Determined to make her own path in life, Princess Merida defies a custom that brings chaos to her kingdom. Granted one wish, Merida must rely on her bravery and her archery skills to undo a beastly curse.
When the newly-crowned Queen Elsa accidentally uses her power to turn things into ice to curse her home in infinite winter, her sister Anna teams up with a mountain man, his playful reindeer, and a snowman to change the weather condition.
Hugo is an orphan boy living in the walls of a train station in 1930s Paris. He learned to fix clocks and other gadgets from his father and uncle which he puts to use keeping the train station clocks running. The only thing that he has left that connects him to his dead father is an automaton (mechanical man) that doesn't work without a special key. Hugo needs to find the key to unlock the secret he believes it contains. On his adventures, he meets George Melies, a shopkeeper, who works in the train station, and his adventure-seeking god-daughter. Hugo finds that they have a surprising connection to his father and the automaton, and he discovers it unlocks some memories the old man has buried inside regarding his past. Written by
The original cut of Georges Méliès' footage was ten minutes long. Martin Scorsese decided to cut it to a shorter length because he felt he would not be able to get away with the footage being so long. See more »
The Eiffel Tower was (and still is) the tallest structure in Paris. Yet when Hugo and Isabelle are at the top of the clock tower at the station, the camera clearly looks DOWN at the top of the tower (from 1:20:00 to 1:20:02 and 1:20:47 to 1:20:53). See more »
[to his dog while in the bath]
If he is deceased, then who has been winding the clocks?
[cut to reveal that the Inspector and the dog are in the bath together]
See more »
There is only one opening credit, the film's title, which does not appear until nearly 15 minutes into the film. See more »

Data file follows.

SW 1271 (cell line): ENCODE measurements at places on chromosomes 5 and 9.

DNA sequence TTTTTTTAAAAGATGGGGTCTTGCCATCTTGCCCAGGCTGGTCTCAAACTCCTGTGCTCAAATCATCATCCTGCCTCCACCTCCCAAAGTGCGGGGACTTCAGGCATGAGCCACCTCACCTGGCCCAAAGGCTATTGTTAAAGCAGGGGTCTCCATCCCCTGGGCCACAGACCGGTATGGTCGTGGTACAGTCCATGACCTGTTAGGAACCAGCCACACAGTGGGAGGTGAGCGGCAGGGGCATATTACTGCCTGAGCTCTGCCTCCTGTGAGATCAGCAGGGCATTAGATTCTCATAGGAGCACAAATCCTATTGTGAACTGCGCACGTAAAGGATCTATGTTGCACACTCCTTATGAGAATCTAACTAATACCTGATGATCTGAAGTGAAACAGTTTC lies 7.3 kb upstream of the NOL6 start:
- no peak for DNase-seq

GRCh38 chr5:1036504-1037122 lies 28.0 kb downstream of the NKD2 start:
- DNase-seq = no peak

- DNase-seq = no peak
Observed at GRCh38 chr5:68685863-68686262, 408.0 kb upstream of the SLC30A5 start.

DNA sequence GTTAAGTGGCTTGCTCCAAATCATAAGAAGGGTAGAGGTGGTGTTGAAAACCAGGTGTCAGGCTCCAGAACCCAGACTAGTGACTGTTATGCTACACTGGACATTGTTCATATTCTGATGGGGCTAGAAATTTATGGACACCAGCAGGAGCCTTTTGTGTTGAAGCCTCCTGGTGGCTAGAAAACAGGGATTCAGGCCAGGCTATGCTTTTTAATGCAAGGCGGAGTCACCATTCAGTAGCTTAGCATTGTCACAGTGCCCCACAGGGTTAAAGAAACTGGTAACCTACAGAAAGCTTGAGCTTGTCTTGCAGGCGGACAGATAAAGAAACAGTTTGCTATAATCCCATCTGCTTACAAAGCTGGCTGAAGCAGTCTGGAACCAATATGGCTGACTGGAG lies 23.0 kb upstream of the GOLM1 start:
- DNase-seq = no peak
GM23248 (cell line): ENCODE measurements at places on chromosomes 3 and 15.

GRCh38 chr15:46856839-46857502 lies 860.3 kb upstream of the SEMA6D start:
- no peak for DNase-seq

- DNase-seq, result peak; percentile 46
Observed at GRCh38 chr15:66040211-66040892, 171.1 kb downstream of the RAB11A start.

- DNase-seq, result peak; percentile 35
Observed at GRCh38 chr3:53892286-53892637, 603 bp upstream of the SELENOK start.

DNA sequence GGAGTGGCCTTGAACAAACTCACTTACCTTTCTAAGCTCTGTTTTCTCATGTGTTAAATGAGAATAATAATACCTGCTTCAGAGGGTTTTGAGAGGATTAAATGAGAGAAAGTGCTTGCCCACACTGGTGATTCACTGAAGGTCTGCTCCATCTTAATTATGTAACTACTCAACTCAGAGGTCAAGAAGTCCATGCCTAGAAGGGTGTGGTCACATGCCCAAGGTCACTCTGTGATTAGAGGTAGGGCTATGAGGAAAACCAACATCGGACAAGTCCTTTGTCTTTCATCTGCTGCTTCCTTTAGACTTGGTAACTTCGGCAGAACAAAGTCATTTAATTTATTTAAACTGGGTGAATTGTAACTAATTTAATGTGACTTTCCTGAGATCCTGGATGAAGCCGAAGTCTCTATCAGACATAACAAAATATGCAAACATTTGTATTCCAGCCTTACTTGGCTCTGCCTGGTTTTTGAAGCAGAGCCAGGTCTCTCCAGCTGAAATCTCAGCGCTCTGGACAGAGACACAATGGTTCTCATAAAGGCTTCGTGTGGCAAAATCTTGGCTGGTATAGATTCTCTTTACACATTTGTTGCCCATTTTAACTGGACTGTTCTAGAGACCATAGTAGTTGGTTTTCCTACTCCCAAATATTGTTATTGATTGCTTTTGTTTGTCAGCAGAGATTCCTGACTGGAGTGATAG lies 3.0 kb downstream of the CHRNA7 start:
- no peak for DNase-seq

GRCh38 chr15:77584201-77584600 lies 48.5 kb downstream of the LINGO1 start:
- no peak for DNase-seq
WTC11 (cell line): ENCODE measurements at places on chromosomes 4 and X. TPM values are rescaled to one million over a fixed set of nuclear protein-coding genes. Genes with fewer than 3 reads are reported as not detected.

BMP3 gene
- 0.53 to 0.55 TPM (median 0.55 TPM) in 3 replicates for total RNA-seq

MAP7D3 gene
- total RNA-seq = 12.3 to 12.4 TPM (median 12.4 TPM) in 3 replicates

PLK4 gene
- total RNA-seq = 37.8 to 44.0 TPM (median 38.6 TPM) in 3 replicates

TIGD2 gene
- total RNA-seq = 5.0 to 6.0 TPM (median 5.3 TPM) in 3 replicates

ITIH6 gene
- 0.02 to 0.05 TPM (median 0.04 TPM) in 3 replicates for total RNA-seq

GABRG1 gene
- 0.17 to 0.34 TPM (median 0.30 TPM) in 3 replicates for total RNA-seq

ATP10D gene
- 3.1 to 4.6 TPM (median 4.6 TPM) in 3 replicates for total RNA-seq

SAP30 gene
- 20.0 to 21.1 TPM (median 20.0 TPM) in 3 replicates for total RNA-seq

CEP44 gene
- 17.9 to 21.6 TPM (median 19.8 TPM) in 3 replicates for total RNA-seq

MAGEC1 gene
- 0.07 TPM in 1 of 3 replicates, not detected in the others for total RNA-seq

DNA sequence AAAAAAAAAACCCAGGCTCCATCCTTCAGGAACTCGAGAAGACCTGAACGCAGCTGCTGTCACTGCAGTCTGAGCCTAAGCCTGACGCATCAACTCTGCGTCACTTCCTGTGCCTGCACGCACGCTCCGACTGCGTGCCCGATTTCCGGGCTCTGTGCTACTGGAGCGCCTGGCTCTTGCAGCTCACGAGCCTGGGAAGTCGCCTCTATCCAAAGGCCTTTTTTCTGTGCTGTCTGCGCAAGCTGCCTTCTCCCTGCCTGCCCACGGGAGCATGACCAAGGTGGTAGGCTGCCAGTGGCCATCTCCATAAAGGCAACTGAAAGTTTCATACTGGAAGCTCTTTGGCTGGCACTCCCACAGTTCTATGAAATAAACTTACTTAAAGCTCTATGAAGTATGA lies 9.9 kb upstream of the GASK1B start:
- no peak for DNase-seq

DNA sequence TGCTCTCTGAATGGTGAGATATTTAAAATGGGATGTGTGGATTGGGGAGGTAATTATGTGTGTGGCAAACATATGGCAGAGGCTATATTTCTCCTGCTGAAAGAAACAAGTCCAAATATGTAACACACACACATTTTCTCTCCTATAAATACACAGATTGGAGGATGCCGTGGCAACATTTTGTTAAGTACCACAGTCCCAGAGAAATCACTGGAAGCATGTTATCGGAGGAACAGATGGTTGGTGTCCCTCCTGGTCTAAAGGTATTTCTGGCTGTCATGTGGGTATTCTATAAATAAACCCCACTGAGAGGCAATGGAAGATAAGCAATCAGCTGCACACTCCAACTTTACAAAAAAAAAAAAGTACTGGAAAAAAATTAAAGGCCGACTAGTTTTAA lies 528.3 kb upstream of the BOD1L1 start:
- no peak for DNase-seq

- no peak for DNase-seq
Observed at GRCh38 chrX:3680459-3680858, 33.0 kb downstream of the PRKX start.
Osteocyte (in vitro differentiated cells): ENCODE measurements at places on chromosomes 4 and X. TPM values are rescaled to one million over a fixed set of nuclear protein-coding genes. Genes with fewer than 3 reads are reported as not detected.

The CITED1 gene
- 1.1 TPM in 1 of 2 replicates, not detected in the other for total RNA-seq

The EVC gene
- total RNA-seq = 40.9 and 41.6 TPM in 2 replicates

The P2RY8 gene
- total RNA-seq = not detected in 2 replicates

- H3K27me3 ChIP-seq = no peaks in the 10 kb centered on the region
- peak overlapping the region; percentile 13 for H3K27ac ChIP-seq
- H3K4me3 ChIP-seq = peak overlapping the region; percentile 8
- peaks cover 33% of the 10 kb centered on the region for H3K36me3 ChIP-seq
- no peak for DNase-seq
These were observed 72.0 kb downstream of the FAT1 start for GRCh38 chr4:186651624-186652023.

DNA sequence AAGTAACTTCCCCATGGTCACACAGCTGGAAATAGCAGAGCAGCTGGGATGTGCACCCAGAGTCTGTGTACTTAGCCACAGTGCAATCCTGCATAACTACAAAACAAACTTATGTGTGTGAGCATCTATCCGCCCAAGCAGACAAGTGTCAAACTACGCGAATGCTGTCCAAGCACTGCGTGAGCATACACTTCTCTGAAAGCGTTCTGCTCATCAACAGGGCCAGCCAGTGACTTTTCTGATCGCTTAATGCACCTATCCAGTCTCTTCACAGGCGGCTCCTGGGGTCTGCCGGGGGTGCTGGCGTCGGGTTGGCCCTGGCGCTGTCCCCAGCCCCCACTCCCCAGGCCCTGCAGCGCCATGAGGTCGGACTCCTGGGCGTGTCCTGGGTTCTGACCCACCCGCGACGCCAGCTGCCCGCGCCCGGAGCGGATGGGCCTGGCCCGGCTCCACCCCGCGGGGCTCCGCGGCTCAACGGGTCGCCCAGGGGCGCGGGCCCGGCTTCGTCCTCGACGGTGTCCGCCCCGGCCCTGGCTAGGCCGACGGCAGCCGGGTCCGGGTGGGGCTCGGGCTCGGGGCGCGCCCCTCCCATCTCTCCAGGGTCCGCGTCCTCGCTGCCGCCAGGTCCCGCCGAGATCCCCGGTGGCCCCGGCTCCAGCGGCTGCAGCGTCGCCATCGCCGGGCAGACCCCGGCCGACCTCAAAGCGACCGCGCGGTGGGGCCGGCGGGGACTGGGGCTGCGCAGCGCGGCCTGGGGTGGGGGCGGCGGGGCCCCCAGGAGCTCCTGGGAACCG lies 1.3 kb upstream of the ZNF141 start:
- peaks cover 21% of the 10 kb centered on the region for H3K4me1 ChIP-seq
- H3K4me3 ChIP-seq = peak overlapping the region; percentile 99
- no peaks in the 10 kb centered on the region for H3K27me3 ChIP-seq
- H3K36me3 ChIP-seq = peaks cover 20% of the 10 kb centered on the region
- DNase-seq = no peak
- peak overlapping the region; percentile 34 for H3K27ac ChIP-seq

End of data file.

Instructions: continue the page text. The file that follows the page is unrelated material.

A well-scripted, masteredly directed and a spectacular 3D extravaganza that deserved to win Best Picture!
Last December I saw 'Hugo' with my friend and it's one of the best films I've ever seen. The set design is fantastic, the special effects are unbelievable, the relationships between the characters are lovable. But most of all that's special about this masterpiece is the brand new pure 3D. This film is the next step up to 3D. Cinematographer Robert Richardson did some perfectly good shots where the 3D would stand out. It really feels like your actually inside Hugo's adventure. Loads of stuff come towards you. It's actually the best 3D film I've ever seen. I thought the effect was better than Cameron's 'Avatar' and should've been shot also with Imax 3D cameras as well. Scorsese has the soul of master storytelling. An artist that's switched from violence to magic. A love poem for the magic of cinema. It brings back long-time true stories and old film clips that could've been lost. A Parisian orphan boy, a mechanical man and a bookworm girl who've been wrapped up into a mystery from his late father. The main people that worked so hard on this film are mostly Martin Scorsese, Graham King, John Logan, Robert Richardson, Dante Ferretti, Francesca Lo Schiavo and mostly the author that wrote and all of this into one book, Brian Selznick who's got an enchanted mind of clocks, mechanical men, 1930's, mystery and magical twists. By the time you've finished watching you'll be able to have the true feeling of cinema.
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